Monday, September 24, 2012

Oak – the traditional choice

With so many exotic wooden flooring options to choose from these days, going ‘traditional’ could be seen as playing it safe. But oak flooring is still as popular as ever, and one of its key selling factors is the reason the Navy built its ships from English Oak for centuries – its sheer robustness. Oak is a dense wood with a very tight grain, which means it is far less prone to splitting, warping or cracking than other softer, less dense woods. But if you’re planning on installing an oak floor, there are a few things you need to look out for first.

Oak – a tough customer

Because it’s so much stronger than many other types of wooden floor sanding, oak is actually quite difficult to work with unless you’re a professional with all the right equipment. Its tight grain means that it can be difficult to cut, but it also means that you end up with much cleaner edges as the grain doesn’t tend to ‘rip up’ as easily as some softer woods.

If you’re planning on fitting your wooden floor in a high traffic area then oak is the perfect choice. It is extremely resistant to wear and tear, making it ideal for staircases, hallways and entrance areas where footfall and the risk of damage through dirt and mud being trampled into the wood are highest. With a good layer of varnish or wax on the surface, oak is practically invincible!

Water resistant

Another advantage of using a tight grained wood such as oak is that it is more impervious to water damage than softer woods. White oak in particular is water resistant, making it particularly useful in a commercial setting such as a lobby or entrance area, where there is a higher possibility of moisture reaching the surface of the floor. In the home, white oak is one of the few wooden floors that is suitable for use in kitchens or even in the bathroom, as again its water resistance means that it can cope with the damper conditions.

Coloured oak

While oak’s advantage is its strength and general resistance to wear and tear, woods with very tight grains tend to be quite bland and uniform in colour. Whereas you may have a greater variety of pattering and natural formations in looser grained woods (including knotholes and swirls, depending on how the timber was cut), oak tends to be very even in texture. This can be a little dull in comparison to more decorative woods, so most people choose to brighten up their oak floors by using coloured staining or waxes. This gives the wood greater depth and warmth and brings out the hidden patterns within the boards.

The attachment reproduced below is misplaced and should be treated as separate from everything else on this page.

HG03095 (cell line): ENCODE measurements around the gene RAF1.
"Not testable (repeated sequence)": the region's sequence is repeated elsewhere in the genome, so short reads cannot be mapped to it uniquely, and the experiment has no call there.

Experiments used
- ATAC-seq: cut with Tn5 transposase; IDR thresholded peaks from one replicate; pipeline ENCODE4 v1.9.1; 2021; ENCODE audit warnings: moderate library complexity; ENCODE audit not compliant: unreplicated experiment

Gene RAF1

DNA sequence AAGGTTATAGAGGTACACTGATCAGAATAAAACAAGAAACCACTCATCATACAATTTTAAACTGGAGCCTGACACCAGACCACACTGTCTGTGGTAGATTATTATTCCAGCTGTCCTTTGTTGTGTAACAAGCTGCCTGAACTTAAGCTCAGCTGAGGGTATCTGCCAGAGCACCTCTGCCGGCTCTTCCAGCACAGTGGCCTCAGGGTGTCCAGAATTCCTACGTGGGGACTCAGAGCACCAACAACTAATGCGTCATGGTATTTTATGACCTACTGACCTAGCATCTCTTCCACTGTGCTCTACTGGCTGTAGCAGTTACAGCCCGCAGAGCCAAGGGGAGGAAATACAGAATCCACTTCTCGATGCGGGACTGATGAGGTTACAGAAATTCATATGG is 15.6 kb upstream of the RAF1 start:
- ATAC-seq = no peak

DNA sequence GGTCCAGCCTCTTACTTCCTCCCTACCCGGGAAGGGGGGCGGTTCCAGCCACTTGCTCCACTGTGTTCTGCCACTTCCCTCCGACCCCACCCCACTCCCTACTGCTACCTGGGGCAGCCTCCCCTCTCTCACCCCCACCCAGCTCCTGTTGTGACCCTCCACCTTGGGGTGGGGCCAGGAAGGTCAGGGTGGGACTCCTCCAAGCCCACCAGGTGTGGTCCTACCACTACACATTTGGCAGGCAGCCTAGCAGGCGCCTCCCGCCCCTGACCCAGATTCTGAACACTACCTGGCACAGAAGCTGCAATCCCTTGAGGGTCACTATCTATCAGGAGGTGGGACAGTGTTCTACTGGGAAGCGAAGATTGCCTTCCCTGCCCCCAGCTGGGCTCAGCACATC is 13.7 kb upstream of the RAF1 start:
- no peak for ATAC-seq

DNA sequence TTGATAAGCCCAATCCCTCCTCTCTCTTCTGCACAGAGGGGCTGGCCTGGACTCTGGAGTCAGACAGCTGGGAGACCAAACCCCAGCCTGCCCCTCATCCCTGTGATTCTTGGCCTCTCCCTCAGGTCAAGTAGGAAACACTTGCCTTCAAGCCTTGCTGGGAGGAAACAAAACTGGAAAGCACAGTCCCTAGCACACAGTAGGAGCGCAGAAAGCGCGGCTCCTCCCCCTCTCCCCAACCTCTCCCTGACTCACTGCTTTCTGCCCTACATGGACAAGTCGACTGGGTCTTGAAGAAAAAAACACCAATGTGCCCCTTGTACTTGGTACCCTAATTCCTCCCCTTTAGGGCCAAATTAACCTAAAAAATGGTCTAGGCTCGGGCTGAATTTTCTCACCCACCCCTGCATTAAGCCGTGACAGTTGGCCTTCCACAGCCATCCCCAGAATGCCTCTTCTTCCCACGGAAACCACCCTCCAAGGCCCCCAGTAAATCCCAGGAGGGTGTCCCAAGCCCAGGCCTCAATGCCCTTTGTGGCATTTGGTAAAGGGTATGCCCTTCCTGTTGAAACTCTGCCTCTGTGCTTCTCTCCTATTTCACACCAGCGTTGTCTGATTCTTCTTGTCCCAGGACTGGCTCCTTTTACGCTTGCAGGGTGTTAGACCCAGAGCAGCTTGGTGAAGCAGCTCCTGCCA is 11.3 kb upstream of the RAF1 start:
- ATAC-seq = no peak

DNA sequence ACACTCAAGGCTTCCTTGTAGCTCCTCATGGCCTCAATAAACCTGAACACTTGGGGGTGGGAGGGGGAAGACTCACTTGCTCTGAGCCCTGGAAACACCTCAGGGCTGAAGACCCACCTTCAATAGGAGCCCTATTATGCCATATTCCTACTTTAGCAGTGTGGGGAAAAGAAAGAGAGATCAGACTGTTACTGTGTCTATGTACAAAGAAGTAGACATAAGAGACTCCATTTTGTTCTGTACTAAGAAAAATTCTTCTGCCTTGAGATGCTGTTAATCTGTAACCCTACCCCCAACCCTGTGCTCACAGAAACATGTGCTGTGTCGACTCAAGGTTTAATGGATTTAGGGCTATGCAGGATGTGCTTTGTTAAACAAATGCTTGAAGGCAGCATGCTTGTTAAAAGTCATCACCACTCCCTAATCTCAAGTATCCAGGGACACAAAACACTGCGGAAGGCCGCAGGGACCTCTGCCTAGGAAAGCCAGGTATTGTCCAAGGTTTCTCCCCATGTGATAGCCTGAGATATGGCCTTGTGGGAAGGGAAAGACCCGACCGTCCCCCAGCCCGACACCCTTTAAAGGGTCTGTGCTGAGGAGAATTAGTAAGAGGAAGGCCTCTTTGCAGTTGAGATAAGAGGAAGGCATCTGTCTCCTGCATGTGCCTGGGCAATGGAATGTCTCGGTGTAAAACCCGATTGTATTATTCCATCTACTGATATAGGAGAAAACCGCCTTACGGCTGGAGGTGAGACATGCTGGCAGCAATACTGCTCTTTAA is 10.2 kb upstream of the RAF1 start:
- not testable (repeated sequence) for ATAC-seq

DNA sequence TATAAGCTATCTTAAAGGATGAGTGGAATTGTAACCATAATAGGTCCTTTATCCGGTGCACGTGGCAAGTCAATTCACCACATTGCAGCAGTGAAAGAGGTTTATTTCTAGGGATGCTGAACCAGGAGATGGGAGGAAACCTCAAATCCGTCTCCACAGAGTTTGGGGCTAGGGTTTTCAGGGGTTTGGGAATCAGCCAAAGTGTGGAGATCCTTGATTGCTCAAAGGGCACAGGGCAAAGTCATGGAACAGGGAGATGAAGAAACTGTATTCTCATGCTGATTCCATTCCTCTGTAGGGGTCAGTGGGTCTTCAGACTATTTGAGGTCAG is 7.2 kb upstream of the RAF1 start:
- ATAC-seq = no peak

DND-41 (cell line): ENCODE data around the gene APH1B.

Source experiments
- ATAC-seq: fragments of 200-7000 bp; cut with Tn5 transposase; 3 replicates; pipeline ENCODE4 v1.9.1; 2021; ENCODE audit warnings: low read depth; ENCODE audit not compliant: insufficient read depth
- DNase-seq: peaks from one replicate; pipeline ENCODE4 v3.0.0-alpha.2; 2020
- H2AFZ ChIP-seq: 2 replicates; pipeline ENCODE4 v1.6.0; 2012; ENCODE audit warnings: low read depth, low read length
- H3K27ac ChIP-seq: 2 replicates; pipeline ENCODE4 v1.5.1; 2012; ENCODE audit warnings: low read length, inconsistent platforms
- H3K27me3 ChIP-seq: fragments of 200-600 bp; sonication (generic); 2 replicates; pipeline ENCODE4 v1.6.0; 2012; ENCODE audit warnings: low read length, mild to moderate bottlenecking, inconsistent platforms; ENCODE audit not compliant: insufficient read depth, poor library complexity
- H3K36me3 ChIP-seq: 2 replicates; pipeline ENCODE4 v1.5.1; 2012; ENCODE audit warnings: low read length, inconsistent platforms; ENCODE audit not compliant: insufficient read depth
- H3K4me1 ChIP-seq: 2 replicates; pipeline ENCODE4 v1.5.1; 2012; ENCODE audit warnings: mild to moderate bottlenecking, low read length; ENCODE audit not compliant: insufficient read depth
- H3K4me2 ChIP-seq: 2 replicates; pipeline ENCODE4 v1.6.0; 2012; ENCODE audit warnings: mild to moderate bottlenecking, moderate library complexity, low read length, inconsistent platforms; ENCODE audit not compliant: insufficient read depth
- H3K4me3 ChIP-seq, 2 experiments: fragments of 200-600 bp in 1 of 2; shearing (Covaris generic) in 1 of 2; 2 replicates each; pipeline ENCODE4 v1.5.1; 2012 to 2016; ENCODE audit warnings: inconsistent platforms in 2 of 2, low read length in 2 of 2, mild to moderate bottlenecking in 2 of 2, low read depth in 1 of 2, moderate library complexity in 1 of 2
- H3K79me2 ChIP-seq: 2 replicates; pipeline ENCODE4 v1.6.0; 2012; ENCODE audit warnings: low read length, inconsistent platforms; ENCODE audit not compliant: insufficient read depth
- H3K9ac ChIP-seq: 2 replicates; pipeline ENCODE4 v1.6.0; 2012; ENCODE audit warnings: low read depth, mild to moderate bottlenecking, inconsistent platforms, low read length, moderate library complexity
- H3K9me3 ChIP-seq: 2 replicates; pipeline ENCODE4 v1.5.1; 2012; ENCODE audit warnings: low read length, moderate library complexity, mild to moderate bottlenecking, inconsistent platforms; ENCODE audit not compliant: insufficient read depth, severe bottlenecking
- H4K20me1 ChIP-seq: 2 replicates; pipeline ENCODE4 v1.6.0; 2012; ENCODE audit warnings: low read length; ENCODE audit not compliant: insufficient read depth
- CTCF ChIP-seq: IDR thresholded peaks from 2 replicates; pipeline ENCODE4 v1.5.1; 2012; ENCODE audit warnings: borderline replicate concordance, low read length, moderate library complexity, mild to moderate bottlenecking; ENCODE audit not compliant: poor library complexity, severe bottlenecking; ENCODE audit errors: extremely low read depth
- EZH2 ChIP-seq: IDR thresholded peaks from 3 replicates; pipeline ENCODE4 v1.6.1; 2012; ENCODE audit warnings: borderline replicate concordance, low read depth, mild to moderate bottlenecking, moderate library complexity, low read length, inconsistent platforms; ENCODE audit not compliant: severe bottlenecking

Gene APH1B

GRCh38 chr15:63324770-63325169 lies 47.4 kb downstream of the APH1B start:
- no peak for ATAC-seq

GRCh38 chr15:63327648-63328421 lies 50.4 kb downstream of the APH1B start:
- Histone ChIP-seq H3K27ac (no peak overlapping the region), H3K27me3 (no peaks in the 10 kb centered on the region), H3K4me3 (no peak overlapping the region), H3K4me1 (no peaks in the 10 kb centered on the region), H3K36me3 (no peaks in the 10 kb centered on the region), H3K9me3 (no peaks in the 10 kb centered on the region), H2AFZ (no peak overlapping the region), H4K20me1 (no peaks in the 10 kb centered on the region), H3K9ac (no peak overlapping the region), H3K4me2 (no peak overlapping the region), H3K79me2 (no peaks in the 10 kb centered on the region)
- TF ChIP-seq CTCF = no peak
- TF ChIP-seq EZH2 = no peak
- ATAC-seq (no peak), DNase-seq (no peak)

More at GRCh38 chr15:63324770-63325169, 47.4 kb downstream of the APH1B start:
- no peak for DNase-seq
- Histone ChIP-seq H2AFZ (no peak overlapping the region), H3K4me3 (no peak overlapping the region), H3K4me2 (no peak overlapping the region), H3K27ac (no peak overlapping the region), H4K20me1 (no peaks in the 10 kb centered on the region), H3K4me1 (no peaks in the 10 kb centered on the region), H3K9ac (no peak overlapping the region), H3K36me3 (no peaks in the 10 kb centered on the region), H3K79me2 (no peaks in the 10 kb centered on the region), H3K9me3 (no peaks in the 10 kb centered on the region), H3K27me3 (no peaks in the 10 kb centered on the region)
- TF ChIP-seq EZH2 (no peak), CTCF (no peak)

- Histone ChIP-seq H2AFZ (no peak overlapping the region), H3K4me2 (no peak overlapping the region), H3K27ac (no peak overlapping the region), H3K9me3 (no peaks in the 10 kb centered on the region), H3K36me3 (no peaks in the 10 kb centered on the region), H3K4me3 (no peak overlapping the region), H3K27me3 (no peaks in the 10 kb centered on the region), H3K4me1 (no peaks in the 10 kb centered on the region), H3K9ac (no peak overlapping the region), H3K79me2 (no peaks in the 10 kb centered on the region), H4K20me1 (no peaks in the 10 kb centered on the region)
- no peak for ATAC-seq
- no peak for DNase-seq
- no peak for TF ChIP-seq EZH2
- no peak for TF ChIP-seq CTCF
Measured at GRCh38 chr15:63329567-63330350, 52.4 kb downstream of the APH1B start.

However, staining oak is not a job for a happy amateur! It takes specialist knowledge, expertise and experience to stain oak successfully. Oak’s reduced levels of absorbency can lead to ‘patchy’ results, so it takes years of experience and understanding to ensure that the stain or wax is applied evenly to prevent a sub-standard result.

Easy to care for

But once your floor sanding and polishing experts have finished breathing new life into your oak floor, you can rest easy in the knowledge that it takes very little maintenance indeed to keep oak looking its best. Oak flooring is easy to look after and care for. You can protect it against deep scratches caused by furniture by applying pads to the bottom of chair and table legs. Then it’s simply a matter of basic maintenance on a weekly basis such as wiping over with a duster, light vacuuming and an occasional wash down with a damp mop. As long as you avoid using abrasive cleaners and treat it to the occasional polish, you should have an oak floor you can be proud of for years to come.

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